Marjorie: This is a really tough question. The theatre that is the most close to my heart would probably be the Michigan Theatre here in Ann Arbor. It's a masterpiece of architecture and the product of a society who worked hard to save it from possible demolition. Thanks to this theater, I've got a lot of great memories. The inside — especially the lobby — is absolutely beautiful. I honestly have too many photos of Michigan's theaters to judge which one I like the most, but the Sun Theatre in Willimaston, MI, is one of them.

A Nice Demonstration of Crashing the NetMichpics: Why the name I am Jacques Strappe?

Marjorie: The love of hockey runs strong in my family and I have grown up immersed in the passion for the Coolest Game on Earth. I'm a big Red Wings fan. "I am Jacques Strappe" is just a bit of French Canadian hockey humour. My dad always used it as a lame joke and I think the name has just stuck. It's catchy, though, even if half the people I talk to don't get it. :D

Michigan Photographer Profile II

Prequel: Michigan Theatre Detail

Day I: Michigan Photographers: Michpics Talks with Marjorie O'Brien

Day II: Michigan Photographers: Marjorie O'Brien Answers Reader Questions

Day III: Michigan Photographers: Marjorie's Favorite

12 thoughts on “Michigan Photographers: Michpics Talks with Marjorie O’Brien

  1. Mike M.,

    I’m not sure I can answer that question. I don’t keep up to date with the photographers of today, at least none of the well-known or famous ones. I have some favorite photographers of old — Ansel Adams, Edward Steichen, and Alfred Stieglitz, to name a few. Basically, I don’t judge a photographer by their name or what they’re credited to. If I see a photograph and like it, then I like it. But that doesn’t mean I’ll automatically like the photographer, too. Especially today: making pictures is, generally, so much easier than it was a century ago. Photographers don’t stick to one or two general themes like they used to. Some stuff I’ll like, and other stuff, I won’t. I also get the feeling that many of today’s contemporary photographers try too hard — that is, they try to be too different, too minimal, too avant garde — and in the end, it’s not something I like all that much.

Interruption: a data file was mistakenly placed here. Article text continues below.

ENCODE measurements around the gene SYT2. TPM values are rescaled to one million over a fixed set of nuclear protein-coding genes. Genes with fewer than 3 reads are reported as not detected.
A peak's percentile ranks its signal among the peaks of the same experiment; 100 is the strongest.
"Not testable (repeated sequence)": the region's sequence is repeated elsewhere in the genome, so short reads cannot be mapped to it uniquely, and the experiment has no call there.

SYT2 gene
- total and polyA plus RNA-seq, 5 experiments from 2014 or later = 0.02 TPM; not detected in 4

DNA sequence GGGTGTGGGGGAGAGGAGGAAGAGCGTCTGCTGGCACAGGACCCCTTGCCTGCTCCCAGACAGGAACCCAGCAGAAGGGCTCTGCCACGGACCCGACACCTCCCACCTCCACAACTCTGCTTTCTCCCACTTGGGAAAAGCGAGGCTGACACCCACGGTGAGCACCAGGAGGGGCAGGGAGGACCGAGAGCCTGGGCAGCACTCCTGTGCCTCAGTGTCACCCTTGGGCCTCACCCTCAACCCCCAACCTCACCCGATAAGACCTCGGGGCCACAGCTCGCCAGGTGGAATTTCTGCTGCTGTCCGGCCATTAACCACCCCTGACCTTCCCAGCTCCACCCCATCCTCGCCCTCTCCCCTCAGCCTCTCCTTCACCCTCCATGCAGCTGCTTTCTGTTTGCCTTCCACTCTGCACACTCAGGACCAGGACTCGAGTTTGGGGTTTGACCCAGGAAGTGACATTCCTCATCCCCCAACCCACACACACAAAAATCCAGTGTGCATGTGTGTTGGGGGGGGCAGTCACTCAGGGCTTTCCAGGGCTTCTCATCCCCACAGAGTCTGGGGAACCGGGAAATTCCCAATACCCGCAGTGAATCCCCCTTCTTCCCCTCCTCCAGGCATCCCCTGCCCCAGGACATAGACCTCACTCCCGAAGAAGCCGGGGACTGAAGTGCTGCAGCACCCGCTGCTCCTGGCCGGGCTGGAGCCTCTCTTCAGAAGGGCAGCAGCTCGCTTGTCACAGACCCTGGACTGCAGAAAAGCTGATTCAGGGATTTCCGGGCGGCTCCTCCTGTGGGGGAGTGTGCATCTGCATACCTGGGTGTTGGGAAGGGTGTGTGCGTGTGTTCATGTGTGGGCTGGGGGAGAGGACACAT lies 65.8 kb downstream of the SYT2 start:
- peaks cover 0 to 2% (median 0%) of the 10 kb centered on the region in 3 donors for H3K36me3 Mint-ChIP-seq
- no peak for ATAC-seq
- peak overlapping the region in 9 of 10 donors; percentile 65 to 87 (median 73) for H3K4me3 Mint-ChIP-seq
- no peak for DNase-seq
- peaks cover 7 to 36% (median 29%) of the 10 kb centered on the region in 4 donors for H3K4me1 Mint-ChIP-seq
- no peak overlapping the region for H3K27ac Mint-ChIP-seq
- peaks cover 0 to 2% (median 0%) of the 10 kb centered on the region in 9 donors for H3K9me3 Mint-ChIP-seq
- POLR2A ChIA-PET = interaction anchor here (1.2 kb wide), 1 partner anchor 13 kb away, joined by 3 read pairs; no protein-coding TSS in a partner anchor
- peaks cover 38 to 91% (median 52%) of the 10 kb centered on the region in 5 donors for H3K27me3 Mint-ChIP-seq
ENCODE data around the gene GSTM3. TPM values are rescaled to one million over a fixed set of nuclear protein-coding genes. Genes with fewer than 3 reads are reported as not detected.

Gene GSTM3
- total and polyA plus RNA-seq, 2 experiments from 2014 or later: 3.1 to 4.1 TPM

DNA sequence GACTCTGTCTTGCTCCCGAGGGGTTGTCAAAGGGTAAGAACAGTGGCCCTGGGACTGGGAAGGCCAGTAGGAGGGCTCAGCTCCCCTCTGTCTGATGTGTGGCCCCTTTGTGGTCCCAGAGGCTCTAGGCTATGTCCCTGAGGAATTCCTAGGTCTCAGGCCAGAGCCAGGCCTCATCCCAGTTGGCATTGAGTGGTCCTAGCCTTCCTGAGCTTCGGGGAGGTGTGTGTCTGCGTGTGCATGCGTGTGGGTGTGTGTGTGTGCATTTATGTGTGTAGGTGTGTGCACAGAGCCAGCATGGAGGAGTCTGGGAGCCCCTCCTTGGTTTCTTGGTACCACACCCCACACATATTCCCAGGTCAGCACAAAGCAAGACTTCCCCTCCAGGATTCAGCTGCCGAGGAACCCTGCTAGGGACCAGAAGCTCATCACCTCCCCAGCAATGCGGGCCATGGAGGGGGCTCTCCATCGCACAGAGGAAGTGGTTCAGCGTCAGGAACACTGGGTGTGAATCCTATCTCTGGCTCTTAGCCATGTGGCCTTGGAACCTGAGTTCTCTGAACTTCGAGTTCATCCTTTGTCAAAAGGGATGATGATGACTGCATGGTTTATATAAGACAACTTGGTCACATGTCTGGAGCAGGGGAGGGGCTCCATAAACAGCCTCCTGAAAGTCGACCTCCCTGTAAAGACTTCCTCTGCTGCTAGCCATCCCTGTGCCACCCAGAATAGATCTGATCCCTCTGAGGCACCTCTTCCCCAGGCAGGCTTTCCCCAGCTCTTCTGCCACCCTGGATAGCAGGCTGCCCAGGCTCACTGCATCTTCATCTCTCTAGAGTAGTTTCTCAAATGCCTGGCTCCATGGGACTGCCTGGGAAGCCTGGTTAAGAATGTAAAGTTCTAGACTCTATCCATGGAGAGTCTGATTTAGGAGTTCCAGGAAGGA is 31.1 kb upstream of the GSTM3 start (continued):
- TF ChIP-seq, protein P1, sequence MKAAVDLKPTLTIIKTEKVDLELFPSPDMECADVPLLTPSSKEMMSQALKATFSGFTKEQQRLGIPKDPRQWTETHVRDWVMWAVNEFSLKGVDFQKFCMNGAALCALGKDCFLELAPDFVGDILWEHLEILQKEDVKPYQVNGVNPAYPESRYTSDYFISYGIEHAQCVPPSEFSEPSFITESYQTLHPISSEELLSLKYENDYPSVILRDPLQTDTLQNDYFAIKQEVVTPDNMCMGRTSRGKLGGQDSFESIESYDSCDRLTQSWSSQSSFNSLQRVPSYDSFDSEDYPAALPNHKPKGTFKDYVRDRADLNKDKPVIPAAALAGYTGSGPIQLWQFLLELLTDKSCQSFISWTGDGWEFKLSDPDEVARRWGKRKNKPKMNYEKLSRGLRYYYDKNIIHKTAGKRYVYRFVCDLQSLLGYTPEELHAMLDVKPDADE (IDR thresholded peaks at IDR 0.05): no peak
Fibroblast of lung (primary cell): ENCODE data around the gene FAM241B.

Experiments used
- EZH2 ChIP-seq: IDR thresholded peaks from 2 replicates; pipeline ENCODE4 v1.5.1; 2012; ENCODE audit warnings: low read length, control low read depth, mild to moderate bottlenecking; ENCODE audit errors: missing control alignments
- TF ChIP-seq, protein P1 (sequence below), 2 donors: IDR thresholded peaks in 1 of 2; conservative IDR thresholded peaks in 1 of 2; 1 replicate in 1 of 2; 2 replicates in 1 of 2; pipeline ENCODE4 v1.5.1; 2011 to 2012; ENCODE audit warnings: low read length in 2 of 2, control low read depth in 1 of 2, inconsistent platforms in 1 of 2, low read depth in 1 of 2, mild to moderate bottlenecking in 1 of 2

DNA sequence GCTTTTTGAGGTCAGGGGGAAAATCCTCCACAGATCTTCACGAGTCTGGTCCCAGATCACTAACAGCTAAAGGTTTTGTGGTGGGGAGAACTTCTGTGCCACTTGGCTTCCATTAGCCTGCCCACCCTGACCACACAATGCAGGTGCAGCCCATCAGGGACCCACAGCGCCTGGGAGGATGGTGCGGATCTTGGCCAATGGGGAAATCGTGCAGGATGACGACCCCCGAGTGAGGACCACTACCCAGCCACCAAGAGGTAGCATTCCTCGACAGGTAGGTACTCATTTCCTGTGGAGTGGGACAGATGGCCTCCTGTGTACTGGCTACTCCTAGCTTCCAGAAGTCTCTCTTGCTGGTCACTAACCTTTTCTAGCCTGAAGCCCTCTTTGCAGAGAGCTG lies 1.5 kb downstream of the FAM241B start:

2. it’s very exciting to see your interviews, bio and pictures on my computer! If you are in my area again, there’s an old movie house, restored in Canaan, one in Millerton, and a covered bridge in Cornwall Bridge. Perhaps you have discovered them already. CHM


  3. Great to see some of your work. You’re very good — hopefully, you’ll continue to keep up with it throughout your life. Photography is something very unique. It forces us to stop and look! And it’s interesting to view what you have stopped to look at.


  4. Sharp photos. Excellent eye. Good luck as you go and grow forward in your career and life! Photography is
    a fine art and a gift given by God to only a few of us
    lucky souls! You included!


  5. I am publishing a book on the historic boathouses in the Les Cheneaux Islands and am looking for someone with architectural photography experience to shoot these boathouses. Knowledge of light conditions is important for early morning and sunset shots of the boathouses as well as some interior photos.
    I project 20 boathouses to be photographed with maybe 3 color shots per boathouse on maybe 10 of these. The rest may be one shot each or maybe two.
    I will also need to have some black and white photos reproduced from historical archives that will be returned to the owners. I will use these in the book for historical information.

    My guess is, weather permitting, I will need 5 days of shooting outside and inside shots. Some shots from a boat will be needed.
    Photos will be shot the last week of July or first week of August this year.

    Can you give me an estimate of costs for this project?



    What kind of cost